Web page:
asked the Home Secretary what he considers responsible for the fact that disciplinary awards for idleness in His Majesty's prisons were 75 per cent. higher in 1942 than they were in 1938, whereas the corresponding increase in the prison population was approximately 19 per cent.; and whether he will make inquiries to ensure that no prisoners are punished for failing to perform unreasonable cell tasks such as that of 1,920 stitches on mailbags in an hour.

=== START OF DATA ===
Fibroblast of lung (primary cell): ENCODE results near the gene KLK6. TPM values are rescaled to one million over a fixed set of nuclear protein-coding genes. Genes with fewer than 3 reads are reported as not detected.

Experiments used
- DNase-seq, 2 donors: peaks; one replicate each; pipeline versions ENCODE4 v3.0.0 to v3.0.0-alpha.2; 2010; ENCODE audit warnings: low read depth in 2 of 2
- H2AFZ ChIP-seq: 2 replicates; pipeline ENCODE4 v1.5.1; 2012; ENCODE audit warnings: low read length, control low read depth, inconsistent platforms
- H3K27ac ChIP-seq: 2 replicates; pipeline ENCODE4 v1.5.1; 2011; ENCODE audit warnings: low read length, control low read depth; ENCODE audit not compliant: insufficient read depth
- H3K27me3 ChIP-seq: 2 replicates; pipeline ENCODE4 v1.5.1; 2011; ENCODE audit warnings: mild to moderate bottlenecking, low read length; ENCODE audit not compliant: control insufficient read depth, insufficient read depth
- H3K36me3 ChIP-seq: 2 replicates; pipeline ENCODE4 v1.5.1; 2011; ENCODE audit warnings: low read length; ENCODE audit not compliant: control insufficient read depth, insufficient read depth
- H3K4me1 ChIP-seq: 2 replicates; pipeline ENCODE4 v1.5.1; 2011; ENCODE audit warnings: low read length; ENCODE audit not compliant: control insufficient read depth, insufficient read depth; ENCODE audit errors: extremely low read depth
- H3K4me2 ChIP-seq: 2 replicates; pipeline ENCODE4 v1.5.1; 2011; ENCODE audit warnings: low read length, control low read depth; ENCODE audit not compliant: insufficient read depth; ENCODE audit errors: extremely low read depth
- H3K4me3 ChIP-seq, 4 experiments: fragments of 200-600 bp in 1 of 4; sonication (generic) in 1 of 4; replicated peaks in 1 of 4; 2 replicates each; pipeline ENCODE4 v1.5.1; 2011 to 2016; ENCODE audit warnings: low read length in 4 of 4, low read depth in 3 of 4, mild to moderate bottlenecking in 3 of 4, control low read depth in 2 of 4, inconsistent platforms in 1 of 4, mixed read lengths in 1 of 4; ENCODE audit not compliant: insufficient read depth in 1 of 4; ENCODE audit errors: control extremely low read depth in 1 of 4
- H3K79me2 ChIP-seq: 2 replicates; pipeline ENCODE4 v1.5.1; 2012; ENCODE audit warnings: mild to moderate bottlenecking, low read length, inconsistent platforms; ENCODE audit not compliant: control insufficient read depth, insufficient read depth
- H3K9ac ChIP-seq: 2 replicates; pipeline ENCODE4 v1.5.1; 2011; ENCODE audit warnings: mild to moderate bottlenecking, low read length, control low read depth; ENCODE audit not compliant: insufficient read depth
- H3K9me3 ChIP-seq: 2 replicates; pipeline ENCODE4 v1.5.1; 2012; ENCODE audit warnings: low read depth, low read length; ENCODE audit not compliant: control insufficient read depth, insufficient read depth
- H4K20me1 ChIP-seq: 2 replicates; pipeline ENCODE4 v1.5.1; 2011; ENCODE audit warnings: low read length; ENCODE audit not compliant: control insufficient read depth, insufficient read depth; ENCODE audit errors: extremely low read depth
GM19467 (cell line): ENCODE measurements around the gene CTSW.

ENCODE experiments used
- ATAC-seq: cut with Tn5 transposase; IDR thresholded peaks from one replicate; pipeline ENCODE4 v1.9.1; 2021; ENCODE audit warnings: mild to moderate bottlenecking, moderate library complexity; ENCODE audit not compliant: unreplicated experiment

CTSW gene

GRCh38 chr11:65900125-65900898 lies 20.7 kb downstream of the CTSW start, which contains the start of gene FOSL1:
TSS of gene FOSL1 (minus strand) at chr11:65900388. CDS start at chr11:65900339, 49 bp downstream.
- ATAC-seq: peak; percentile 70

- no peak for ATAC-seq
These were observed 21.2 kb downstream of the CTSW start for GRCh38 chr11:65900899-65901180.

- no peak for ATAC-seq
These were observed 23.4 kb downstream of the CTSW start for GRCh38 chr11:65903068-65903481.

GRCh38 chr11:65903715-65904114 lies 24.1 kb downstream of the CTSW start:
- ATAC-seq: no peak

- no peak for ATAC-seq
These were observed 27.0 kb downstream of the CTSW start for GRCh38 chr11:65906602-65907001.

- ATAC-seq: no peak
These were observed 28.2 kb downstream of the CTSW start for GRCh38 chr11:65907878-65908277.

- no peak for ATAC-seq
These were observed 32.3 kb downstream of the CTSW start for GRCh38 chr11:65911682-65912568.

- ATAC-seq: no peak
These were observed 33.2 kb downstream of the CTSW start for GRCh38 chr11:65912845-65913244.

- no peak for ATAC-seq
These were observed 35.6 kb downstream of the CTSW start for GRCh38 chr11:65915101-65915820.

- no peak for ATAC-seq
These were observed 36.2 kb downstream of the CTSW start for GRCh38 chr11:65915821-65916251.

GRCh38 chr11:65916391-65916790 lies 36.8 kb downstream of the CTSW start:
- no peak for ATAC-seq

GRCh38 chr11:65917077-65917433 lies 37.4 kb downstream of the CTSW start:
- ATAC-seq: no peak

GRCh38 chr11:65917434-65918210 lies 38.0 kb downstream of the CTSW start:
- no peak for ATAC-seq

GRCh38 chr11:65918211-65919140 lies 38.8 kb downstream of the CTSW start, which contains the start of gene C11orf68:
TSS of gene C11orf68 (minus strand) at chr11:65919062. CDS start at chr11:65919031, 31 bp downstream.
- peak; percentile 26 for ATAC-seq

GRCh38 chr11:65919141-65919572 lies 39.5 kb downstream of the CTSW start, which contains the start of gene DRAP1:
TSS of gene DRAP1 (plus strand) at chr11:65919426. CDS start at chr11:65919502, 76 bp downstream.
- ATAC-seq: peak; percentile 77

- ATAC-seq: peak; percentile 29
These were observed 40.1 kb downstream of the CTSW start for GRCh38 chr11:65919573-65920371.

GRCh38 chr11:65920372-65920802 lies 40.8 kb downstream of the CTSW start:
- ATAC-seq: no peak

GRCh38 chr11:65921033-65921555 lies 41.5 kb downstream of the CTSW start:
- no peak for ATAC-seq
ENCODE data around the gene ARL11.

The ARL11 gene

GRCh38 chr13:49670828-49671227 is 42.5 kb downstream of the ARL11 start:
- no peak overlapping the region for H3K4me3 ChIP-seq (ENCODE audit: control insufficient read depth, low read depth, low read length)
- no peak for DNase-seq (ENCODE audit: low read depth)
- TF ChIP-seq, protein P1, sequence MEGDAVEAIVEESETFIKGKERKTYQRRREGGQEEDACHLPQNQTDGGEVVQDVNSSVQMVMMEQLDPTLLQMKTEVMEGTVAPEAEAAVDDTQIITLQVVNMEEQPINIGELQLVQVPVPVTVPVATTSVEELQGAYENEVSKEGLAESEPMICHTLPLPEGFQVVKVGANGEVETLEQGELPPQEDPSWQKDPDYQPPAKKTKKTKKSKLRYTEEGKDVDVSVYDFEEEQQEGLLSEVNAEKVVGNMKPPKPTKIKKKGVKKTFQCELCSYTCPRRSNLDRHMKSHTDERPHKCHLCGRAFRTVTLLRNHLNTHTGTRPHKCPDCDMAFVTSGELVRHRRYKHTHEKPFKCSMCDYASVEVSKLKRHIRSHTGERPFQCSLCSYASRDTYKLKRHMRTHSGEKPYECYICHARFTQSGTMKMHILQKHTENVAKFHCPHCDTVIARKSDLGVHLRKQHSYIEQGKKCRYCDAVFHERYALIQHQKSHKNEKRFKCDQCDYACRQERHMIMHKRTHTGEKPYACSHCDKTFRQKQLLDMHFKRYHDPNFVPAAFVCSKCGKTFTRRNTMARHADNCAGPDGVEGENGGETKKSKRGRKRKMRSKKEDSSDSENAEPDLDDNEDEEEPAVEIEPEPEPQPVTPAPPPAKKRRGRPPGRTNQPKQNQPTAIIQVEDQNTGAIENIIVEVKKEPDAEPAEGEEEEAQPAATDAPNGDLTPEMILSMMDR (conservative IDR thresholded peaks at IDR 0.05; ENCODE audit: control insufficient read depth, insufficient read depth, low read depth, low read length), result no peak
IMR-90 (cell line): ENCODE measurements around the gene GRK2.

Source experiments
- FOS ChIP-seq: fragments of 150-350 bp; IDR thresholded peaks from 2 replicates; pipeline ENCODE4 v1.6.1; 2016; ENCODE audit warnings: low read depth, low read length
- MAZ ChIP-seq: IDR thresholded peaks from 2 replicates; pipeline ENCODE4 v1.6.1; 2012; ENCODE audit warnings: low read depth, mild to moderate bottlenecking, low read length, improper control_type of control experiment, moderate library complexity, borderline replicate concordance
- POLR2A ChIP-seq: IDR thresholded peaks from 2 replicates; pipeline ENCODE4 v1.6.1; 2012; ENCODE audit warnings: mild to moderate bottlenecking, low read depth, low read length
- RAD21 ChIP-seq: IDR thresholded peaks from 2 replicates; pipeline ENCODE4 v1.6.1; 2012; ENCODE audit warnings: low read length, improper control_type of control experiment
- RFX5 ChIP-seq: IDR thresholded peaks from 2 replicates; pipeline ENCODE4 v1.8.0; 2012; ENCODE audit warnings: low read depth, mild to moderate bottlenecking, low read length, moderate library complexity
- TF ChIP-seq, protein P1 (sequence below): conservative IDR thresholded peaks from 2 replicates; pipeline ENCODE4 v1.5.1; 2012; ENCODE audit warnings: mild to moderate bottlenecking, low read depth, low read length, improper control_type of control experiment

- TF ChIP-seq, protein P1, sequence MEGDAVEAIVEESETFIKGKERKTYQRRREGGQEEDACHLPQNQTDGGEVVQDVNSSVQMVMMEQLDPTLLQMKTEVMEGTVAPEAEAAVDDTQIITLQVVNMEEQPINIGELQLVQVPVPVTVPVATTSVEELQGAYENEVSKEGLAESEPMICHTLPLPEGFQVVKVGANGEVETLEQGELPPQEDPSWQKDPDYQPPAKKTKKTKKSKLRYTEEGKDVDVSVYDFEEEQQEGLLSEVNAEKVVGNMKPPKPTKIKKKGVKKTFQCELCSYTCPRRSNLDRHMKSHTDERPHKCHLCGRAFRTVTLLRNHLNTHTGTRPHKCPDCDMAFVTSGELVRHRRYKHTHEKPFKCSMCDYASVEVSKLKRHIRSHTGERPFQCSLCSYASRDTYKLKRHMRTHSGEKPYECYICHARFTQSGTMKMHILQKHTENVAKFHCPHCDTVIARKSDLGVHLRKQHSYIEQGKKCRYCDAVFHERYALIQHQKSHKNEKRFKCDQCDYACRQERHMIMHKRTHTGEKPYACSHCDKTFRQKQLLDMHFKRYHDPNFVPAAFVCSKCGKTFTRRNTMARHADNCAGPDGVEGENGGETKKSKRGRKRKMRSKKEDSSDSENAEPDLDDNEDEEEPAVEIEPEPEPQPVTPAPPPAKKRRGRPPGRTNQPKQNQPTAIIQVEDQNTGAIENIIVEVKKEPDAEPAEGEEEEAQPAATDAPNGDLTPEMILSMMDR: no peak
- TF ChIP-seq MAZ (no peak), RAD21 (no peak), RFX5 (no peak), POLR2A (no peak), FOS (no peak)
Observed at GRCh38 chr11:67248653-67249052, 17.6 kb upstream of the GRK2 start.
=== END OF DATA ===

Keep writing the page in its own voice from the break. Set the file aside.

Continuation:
The standard of industry required of prisoners is liable to be affected by the amount of work available; and in the past when at times there has been difficulty in providing enough suitable work, it has not been practicable to enforce a high standard of industry. At present when prisoners are employed on many kinds of work which contribute to the war effort a better standard can be maintained. The tasks that are required are settled on a uniform basis and are within the competence of the average prisoner after instruction. There is no task prescribed requiring 1,920 stitches an hour on mail bags, and if my hon. Friend will let me have particulars of any case in which such a task has been imposed I will have inquiries made.